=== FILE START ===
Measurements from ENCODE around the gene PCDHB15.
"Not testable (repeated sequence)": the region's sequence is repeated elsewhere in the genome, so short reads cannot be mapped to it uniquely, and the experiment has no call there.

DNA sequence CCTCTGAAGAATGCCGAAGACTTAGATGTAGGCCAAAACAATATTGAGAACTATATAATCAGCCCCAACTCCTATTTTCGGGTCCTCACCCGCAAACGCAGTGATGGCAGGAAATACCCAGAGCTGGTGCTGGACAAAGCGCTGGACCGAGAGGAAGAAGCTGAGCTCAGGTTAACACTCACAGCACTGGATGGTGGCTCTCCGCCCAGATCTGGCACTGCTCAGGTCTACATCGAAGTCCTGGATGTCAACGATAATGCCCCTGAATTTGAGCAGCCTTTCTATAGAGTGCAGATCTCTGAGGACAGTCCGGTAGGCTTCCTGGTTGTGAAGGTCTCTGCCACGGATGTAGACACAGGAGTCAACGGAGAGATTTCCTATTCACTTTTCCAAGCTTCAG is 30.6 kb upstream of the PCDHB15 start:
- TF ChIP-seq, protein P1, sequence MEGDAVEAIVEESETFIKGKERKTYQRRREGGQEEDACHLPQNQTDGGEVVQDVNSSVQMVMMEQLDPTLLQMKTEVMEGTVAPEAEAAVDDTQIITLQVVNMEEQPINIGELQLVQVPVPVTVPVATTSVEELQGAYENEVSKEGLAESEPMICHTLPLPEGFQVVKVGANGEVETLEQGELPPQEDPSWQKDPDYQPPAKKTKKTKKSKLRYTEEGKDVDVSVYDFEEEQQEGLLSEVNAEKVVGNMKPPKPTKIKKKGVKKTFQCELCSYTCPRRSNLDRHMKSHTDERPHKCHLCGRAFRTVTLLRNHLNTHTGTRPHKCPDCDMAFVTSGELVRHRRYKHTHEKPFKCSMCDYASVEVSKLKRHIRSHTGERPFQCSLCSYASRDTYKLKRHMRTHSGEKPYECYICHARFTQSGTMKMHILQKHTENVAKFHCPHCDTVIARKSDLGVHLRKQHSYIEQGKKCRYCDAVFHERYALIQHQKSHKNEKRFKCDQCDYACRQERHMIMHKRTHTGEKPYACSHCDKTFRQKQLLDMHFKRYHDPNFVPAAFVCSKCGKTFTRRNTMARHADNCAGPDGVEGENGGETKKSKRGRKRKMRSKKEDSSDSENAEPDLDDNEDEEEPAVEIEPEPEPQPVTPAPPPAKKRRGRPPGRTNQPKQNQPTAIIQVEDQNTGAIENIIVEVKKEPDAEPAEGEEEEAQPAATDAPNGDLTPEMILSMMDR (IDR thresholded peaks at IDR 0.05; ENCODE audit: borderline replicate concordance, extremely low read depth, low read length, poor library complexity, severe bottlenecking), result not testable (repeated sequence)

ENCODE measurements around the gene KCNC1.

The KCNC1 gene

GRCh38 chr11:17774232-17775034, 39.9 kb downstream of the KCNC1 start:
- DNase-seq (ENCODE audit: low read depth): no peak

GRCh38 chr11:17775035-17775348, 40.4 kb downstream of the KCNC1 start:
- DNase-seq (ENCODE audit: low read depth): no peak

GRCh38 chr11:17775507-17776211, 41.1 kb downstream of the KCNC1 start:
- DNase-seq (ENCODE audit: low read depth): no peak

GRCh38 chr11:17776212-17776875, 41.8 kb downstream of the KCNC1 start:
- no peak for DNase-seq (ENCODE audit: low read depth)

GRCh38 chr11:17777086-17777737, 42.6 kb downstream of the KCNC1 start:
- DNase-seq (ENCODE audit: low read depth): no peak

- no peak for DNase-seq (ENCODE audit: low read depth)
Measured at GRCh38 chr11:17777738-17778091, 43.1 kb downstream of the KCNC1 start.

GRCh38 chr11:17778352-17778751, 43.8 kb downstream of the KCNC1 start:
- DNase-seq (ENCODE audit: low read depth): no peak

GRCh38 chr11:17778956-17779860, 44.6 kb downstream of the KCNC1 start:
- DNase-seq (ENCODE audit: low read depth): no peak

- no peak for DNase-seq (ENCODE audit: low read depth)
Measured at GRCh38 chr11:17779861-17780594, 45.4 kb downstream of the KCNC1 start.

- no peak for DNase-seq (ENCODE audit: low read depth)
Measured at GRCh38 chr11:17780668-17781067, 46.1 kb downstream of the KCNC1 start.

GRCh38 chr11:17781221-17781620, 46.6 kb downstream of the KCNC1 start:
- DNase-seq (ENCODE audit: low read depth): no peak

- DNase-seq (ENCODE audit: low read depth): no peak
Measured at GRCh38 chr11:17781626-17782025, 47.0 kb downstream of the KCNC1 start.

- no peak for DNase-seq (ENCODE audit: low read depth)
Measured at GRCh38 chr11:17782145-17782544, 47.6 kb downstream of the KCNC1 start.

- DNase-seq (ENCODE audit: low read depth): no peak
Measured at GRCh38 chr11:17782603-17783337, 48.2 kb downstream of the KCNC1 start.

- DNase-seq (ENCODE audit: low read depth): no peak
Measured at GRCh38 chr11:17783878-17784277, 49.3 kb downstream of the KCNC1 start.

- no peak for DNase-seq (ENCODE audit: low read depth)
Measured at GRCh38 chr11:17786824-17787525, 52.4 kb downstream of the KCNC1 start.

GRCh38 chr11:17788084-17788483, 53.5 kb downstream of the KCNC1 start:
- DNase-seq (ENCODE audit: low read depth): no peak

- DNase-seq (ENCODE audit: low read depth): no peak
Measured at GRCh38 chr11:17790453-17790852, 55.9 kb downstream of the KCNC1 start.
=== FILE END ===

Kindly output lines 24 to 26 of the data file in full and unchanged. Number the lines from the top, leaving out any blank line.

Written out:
Measured at GRCh38 chr11:17779861-17780594, 45.4 kb downstream of the KCNC1 start.

- no peak for DNase-seq (ENCODE audit: low read depth)
Measured at GRCh38 chr11:17780668-17781067, 46.1 kb downstream of the KCNC1 start.